All timelines

Explore the resources prepared for press for important events in CERN's history.

Find out when CERN's accelerators were commissioned and built – and when beams circulated inside them for the first time.

CERN's first computer was a Dutchman named Wim Klein. How things have changed.

From early experiments with electricity to detectors in space: Find out about the history of research into cosmic rays 

The positron - the antimatter counterpart of the electron - was discovered in a cloud chamber in 1932. The particle is still making tracks today

Featured content from CERN's archives, chosen by Anita Hollier.

The On-Line Isotope Mass Separator ISOLDE is a facility dedicated to the production of a large variety of radioactive ion beams

In early 2013, the CERN accelerator complex shut down for two years of planned maintenance and consolidation. The work prepared the accelerators and experiments for running the LHC at the higher energy of 13 TeV.

Find out when CERN's member states joined the organization.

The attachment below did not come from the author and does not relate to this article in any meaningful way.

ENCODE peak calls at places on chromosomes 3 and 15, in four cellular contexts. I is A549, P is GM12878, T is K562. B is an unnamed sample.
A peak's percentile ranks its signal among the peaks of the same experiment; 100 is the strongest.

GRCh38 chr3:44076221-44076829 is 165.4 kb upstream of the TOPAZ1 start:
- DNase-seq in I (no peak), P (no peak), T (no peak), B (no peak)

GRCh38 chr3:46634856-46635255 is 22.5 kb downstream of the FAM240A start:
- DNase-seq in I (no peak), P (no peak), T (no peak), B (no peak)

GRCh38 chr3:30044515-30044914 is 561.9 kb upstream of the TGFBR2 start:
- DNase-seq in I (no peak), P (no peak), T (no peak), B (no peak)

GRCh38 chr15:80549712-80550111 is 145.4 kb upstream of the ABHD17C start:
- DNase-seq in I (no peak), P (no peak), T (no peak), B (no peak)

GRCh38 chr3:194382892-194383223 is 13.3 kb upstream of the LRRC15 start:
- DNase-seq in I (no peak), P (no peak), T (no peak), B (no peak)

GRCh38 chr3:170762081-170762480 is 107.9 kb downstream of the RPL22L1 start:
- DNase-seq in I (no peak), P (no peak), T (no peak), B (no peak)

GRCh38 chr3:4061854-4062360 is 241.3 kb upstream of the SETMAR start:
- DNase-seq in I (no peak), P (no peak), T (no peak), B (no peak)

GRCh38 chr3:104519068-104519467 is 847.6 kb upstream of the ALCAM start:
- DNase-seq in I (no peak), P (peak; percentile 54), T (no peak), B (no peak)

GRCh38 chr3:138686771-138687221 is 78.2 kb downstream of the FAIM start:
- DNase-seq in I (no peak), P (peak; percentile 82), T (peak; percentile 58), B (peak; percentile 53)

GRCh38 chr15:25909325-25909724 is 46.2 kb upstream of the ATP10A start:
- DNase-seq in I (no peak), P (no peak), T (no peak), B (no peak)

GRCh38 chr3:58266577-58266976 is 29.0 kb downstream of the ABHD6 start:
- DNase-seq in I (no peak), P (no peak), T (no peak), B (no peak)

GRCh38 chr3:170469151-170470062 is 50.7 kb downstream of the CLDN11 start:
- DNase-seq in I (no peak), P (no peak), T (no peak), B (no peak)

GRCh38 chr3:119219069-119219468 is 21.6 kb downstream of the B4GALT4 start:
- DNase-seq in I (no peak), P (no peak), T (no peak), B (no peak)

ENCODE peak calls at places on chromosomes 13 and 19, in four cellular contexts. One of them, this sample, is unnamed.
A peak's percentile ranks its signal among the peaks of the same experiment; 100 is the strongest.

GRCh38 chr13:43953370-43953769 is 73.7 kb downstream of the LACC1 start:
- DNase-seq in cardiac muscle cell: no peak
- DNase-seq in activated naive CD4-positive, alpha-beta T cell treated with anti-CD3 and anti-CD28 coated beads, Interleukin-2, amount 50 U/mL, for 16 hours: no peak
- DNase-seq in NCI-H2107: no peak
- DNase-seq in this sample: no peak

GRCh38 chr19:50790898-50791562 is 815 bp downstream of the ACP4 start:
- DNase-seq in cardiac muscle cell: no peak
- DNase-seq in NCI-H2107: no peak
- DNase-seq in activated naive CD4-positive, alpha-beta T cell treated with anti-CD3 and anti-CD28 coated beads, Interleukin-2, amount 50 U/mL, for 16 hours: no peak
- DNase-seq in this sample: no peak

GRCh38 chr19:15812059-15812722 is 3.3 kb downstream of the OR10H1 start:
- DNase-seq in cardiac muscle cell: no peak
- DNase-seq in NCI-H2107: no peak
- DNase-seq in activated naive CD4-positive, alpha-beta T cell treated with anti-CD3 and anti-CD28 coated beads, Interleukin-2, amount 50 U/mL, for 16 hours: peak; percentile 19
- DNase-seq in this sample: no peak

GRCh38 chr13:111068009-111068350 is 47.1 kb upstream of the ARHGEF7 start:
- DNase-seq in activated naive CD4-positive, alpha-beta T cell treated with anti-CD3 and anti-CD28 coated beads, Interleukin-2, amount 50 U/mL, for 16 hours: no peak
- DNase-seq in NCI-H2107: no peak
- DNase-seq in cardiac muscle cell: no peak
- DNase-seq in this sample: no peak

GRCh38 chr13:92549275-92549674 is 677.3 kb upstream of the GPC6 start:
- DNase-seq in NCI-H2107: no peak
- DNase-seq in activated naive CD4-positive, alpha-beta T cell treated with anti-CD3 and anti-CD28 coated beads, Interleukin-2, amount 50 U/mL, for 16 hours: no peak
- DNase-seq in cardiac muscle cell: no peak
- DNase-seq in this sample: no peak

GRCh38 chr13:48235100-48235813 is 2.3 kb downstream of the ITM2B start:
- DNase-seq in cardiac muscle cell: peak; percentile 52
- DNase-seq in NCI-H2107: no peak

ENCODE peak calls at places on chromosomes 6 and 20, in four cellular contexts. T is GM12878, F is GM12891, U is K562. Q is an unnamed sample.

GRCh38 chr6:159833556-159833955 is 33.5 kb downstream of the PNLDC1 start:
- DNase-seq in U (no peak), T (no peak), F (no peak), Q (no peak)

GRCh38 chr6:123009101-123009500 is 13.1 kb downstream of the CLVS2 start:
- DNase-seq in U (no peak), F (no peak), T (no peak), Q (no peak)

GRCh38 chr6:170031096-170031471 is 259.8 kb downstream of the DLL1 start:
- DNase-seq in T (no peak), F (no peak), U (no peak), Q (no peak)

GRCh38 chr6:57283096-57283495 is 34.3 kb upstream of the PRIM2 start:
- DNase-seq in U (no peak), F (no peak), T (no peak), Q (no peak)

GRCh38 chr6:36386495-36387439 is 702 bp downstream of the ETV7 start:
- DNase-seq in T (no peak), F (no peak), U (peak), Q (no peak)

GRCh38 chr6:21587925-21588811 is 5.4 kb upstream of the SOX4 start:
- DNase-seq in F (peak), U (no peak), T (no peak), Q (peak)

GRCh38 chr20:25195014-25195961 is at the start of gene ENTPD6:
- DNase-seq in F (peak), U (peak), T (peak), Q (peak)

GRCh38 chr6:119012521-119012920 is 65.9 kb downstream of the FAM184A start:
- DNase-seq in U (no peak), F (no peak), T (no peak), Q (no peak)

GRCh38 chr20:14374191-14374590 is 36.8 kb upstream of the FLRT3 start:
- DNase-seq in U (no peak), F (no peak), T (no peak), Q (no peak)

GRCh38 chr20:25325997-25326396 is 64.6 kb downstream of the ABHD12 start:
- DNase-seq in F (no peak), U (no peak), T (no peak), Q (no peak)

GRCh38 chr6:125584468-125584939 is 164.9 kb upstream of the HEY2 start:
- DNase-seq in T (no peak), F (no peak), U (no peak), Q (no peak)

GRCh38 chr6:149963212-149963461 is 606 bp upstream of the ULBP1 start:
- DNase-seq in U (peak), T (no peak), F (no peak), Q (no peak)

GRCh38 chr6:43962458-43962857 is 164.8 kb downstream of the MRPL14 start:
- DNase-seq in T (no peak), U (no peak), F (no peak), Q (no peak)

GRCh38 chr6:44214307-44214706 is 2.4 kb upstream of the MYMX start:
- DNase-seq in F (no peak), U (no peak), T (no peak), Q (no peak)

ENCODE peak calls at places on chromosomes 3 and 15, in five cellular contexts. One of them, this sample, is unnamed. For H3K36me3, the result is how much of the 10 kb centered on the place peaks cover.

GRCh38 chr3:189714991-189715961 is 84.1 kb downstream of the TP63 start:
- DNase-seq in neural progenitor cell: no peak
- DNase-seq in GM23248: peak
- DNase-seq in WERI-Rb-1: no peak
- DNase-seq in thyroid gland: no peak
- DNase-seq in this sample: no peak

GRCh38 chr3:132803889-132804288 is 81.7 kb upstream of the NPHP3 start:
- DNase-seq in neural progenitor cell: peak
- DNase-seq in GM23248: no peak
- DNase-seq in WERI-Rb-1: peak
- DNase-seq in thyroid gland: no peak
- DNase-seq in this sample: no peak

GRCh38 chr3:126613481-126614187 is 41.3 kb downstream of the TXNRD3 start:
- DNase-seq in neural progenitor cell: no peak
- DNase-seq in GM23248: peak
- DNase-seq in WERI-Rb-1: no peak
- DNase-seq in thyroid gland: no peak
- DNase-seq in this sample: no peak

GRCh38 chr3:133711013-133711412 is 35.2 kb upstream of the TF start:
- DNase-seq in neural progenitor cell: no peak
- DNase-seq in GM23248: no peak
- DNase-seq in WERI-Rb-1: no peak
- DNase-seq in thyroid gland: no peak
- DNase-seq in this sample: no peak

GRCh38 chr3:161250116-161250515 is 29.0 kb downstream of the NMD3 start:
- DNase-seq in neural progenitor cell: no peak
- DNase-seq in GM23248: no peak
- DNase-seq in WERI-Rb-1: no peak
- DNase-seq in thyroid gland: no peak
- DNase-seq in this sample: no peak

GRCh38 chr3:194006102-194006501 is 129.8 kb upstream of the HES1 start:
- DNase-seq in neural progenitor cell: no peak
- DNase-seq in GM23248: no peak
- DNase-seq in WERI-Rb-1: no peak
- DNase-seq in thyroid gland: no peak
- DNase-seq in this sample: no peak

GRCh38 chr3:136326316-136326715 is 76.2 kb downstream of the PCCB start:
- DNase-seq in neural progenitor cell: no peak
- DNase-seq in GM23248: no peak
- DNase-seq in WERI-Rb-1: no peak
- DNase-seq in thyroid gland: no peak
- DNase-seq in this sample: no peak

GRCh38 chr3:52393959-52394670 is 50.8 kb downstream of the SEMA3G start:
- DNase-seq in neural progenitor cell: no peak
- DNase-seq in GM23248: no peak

The Protocol Office is a service to the Directorate. An average of 160 dignitaries visit CERN each year from approximately 60 nations. Since the birth of the Organization in 1954 CERN has been proud to welcome more than 70 Heads of State, 30 Heads of Government, and about 600 Ministers, 645 Ambassadors and Heads of International Organisations, and 174 groups of Members of Parliament to mention but a few. This timeline is a list of the nationals who have visited from individual states. 

From a cavern 100 metres below a small Swiss village, the 7000-tonne ATLAS detector is probing for fundamental particles in collisions from the Large Hadron Collider.

Follow the story of the web from its inception at CERN to the global phenomenon we know today.

CERN has come a long way since its foundation in 1954. This timeline collects the organization's major contracts, projects, partnerships and scientific advances.

LEP – the largest electron-positron accelerator ever built – was dismantled in 2000. Its 27-kilometre tunnel now hosts the LHC

The LHC is the largest machine in the world. It took thousands of scientists, engineers and technicians decades to plan and build, and it continues to operate at the very boundaries of scientific knowledge.

The Higgs boson is the final piece of the puzzle in the Standard Model – finding it with the LHC would be a momentous result. But not finding it could be even more exciting.

To find the W boson, CERN converted Europe's largest accelerator, the Super Proton Synchrotron, into the world's first proton-antiproton collider. The bold move paid off 

Over the years CERN has hosted many world-class experiments on antimatter. Follow the research from first observations to the latest breakthroughs.

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